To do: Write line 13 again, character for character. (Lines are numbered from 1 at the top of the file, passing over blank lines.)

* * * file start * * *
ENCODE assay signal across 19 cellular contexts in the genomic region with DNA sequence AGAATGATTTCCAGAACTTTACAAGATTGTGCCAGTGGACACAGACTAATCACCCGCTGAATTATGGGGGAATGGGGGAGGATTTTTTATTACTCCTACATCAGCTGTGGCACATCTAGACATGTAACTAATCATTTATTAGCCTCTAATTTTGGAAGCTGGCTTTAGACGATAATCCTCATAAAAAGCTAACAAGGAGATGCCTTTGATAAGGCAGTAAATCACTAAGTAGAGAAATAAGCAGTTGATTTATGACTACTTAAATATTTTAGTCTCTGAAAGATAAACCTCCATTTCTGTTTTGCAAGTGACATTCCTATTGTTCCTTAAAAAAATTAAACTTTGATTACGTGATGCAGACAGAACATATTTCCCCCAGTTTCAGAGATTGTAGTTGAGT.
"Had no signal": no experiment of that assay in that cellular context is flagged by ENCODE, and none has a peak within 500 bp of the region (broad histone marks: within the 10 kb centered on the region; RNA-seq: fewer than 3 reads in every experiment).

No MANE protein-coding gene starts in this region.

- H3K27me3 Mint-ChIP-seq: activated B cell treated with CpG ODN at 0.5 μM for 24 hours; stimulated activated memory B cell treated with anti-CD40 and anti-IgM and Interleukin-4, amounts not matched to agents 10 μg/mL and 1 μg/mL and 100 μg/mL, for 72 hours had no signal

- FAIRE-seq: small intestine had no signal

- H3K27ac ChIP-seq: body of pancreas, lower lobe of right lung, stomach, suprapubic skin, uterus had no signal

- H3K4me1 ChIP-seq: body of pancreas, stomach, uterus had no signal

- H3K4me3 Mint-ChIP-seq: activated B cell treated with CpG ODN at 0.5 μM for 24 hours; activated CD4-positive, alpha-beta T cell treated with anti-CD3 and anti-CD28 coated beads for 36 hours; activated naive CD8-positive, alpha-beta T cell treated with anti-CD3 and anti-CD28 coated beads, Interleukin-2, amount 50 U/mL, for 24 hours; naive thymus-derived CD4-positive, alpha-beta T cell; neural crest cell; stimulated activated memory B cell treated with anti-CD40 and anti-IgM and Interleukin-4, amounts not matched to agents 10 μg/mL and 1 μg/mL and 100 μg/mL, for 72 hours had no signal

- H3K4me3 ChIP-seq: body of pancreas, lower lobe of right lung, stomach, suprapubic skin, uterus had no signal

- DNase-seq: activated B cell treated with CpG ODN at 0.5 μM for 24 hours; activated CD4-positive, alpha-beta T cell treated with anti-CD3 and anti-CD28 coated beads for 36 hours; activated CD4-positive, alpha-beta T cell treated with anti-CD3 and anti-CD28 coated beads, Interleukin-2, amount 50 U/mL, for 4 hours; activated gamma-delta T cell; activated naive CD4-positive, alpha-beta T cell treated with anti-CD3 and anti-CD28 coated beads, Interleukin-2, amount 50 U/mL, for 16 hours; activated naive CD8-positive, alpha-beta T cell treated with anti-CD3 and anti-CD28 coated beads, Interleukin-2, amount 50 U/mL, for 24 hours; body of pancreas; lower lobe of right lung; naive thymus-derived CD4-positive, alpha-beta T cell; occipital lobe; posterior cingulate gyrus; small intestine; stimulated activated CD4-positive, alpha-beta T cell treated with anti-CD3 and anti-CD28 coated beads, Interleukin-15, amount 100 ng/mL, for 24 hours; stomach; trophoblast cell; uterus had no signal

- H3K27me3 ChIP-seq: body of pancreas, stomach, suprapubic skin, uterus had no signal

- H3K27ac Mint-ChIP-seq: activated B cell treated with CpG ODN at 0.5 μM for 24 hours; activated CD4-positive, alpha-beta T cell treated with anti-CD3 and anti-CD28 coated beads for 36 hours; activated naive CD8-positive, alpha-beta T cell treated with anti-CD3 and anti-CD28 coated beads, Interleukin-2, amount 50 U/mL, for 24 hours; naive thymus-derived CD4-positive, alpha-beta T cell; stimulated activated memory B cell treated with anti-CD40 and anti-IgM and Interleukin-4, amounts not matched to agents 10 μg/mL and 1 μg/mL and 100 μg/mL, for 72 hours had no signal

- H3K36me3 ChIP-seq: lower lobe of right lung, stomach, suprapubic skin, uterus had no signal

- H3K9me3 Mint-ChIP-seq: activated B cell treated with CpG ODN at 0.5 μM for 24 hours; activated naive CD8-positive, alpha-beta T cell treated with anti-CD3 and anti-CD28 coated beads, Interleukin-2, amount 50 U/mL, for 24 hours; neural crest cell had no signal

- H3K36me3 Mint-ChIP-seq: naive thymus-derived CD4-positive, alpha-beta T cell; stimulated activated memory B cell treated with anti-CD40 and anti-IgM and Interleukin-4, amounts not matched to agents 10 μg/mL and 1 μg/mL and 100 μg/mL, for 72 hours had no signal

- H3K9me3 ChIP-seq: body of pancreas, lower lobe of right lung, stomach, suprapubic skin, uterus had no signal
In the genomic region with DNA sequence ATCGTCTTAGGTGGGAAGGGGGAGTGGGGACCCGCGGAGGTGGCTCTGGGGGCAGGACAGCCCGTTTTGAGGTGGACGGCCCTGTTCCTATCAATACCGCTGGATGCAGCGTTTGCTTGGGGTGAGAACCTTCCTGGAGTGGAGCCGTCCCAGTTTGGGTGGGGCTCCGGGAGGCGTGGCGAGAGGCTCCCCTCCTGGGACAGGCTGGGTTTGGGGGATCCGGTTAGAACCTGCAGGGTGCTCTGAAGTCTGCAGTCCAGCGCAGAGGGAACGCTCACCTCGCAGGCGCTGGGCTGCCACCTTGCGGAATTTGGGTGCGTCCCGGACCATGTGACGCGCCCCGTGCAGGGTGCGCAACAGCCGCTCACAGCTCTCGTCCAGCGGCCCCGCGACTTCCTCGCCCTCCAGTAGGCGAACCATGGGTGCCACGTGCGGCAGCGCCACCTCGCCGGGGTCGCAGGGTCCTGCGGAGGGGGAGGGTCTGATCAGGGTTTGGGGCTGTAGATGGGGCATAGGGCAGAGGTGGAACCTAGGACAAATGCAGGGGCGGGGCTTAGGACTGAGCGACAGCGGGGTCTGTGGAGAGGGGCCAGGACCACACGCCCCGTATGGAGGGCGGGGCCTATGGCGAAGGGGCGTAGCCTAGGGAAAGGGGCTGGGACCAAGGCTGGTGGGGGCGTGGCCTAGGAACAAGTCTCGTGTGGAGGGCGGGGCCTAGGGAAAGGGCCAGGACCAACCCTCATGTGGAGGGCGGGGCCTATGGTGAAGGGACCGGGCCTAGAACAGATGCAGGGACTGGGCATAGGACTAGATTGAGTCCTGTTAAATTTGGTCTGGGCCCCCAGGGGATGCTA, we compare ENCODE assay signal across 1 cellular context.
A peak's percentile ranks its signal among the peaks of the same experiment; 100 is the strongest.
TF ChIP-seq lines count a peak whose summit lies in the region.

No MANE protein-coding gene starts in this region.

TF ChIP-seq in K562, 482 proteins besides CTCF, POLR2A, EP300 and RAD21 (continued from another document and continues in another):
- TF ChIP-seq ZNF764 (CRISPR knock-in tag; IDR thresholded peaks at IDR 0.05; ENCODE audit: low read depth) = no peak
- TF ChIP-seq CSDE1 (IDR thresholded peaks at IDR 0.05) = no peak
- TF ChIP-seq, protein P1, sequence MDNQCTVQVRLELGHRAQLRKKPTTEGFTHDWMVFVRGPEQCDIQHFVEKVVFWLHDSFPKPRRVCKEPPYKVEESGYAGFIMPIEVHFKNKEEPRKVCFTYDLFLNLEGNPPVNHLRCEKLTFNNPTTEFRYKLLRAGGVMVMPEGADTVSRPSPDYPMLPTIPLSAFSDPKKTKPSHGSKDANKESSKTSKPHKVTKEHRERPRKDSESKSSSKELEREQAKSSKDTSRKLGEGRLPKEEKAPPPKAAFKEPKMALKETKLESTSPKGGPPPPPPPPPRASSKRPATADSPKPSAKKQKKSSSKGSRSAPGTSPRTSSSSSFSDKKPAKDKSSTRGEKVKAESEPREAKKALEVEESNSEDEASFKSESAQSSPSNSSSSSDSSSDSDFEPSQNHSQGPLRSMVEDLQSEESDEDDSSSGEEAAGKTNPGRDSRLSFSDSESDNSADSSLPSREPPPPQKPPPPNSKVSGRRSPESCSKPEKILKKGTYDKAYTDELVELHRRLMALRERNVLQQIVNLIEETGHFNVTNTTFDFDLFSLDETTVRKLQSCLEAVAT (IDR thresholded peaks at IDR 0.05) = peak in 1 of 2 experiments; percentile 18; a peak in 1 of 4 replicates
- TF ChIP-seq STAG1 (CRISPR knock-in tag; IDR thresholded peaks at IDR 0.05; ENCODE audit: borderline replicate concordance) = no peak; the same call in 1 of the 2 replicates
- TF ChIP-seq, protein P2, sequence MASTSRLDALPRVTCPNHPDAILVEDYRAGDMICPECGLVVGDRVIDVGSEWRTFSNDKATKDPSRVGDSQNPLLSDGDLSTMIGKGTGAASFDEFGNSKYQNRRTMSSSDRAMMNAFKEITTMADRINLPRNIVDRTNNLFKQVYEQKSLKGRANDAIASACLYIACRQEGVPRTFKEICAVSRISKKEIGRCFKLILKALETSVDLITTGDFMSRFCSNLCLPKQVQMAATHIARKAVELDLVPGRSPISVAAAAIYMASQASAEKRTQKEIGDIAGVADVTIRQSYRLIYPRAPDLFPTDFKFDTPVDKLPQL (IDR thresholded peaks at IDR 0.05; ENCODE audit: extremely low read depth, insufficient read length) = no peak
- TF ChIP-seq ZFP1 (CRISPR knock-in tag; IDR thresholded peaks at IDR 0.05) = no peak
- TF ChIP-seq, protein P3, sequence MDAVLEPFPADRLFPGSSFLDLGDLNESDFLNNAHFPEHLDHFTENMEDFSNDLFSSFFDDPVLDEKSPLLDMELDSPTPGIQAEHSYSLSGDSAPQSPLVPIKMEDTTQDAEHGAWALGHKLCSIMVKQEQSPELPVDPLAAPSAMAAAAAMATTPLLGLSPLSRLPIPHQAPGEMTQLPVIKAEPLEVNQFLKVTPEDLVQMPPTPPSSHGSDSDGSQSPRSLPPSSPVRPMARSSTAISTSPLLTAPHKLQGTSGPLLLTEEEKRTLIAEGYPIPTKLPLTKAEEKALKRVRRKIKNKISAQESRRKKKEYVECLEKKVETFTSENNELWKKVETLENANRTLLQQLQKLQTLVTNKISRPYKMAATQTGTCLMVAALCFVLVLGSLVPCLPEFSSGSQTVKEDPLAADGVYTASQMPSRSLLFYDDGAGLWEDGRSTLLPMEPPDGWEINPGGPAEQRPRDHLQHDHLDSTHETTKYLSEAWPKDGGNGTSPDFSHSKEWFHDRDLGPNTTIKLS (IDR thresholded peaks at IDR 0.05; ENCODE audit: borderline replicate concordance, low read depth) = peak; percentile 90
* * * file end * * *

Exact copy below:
- H3K36me3 ChIP-seq: lower lobe of right lung, stomach, suprapubic skin, uterus had no signal